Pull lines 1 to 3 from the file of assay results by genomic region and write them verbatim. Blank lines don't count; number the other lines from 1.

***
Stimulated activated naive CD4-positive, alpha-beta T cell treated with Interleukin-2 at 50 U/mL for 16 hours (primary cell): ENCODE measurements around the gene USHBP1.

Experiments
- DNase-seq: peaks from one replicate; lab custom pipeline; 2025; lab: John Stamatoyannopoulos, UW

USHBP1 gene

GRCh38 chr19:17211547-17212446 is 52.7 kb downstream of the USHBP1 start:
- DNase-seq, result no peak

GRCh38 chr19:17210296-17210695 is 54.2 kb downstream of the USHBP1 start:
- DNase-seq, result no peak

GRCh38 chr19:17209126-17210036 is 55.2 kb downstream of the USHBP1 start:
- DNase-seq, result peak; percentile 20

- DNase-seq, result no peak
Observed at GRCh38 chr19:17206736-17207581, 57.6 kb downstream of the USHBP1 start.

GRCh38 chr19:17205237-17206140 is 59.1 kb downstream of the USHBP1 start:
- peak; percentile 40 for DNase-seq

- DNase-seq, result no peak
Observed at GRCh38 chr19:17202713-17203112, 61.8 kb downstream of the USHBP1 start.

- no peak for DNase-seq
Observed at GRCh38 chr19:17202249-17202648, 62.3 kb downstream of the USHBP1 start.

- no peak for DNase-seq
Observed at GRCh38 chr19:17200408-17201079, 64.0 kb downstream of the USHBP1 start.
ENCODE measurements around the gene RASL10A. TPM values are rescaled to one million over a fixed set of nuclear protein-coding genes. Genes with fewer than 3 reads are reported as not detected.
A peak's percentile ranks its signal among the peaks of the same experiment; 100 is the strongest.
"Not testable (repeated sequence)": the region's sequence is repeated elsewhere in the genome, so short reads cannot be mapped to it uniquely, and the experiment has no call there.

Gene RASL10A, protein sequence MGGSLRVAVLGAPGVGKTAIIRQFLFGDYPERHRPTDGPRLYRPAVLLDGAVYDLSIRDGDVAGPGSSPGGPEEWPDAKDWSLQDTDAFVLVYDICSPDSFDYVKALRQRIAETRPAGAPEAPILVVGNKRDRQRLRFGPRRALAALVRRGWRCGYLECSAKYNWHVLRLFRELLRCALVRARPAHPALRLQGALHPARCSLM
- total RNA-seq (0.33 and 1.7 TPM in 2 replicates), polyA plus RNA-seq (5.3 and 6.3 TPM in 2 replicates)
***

Stimulated activated naive CD4-positive, alpha-beta T cell treated with Interleukin-2 at 50 U/mL for 16 hours (primary cell): ENCODE measurements around the gene USHBP1.

Experiments
- DNase-seq: peaks from one replicate; lab custom pipeline; 2025; lab: John Stamatoyannopoulos, UW